What does it take to earn the Distinguished Flying Cross? Wrestling a disabled KC-130J Hercules tanker for a traumatic 12 minutes to make an emergency landing in a California field has now proven to be one way. The two U.S. Marine pilots who did just that on September 29, 2020, following a mid-air collision with an F-35B fighter have now both been awarded the DFC. Remarkably, all aboard both aircraft survived the mishap.
The ATC recordings capture the situation shortly after the midair with the F35 during refueling operations. “LA Center, LA Center — Raider 50 — declare an emergency,” Wolff told ATC, adding, “Mid-air collision with VOLT-93. We have two engines out. We’re leaking fuel and might be on fire and an emergency descent at this time. Raider 50,”
In a collision violent enough to knock the headsets off each crewmember’s head, damage to the Hercules was severe, with the two right-side engines completely disabled after shedding all their propeller blades, not to mention damage to the fuselage and fuel tanks. To make matters worse, the crew had only five parachutes for eight souls on board, so commitment to a crash landing was made when the Thermal airport proved unreachable. Maj. Jones stated on video that the Herc suffered “multiple system failures” and that it “made an uncontrolled right turn” after dipping “below our minimum control airspeed” as they tried to reach the airport.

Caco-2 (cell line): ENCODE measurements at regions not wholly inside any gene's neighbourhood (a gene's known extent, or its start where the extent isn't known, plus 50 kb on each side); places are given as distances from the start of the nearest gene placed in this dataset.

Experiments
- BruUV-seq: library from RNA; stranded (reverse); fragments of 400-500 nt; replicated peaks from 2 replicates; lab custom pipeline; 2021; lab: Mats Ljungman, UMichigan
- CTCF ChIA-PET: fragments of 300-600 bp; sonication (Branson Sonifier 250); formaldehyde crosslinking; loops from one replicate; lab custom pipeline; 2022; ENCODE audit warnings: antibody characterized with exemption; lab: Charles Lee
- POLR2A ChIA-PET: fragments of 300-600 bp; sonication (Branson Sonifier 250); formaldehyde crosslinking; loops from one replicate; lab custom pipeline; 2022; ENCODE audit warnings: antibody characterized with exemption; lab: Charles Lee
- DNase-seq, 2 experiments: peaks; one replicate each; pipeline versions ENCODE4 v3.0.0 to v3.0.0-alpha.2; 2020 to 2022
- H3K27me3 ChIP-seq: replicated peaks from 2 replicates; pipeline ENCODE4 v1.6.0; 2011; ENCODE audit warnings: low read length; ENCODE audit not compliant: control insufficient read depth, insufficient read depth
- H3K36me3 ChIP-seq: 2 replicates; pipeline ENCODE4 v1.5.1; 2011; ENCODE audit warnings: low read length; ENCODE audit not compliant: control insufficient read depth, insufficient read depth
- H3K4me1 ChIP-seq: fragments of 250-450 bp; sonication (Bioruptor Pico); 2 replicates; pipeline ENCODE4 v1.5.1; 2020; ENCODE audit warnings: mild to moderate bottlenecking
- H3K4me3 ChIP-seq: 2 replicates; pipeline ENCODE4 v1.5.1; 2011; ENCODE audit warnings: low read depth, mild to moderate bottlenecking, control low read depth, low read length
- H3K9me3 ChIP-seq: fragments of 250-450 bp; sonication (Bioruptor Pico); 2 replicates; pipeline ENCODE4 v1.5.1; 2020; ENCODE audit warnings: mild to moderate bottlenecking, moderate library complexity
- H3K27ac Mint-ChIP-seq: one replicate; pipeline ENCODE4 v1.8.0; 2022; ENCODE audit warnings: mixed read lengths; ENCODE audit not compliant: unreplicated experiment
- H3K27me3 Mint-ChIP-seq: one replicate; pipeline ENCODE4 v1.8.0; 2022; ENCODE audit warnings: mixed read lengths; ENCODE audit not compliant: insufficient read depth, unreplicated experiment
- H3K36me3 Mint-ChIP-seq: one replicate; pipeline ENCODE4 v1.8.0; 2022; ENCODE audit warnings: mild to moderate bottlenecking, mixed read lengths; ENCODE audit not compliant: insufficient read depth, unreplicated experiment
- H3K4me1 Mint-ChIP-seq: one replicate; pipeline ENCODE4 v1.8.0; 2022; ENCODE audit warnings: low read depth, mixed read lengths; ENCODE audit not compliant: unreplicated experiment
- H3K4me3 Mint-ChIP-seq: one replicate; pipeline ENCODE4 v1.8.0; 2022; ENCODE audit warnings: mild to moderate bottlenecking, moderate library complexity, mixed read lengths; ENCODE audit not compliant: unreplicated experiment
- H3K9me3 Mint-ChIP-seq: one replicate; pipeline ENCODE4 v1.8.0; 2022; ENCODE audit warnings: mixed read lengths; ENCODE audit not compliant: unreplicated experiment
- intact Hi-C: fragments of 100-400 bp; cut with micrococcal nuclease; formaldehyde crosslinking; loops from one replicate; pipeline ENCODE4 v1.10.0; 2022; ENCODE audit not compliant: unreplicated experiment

By that time, the pilot of the F-35B had safely ejected, and video of the unoccupied jet’s crash into the desert floor has since surfaced on social media. No one on the ground was injured.
Captain Michael Wolff received the award in a ceremony on May 25, 2022. Wolff and his crewmate, Marine Maj. Cory T. Jones, carefully assessed options before electing to land in a field not far from Thermal, California after, the collision. Maj. Jones received the award in an earlier ceremony, on February 28, 2022.
F-35B Crashing Ground After Mid-Air Collision With KC-130J pic.twitter.com/dPBdVjokJ9
— vladvlad (@vladwlad777) September 30, 2020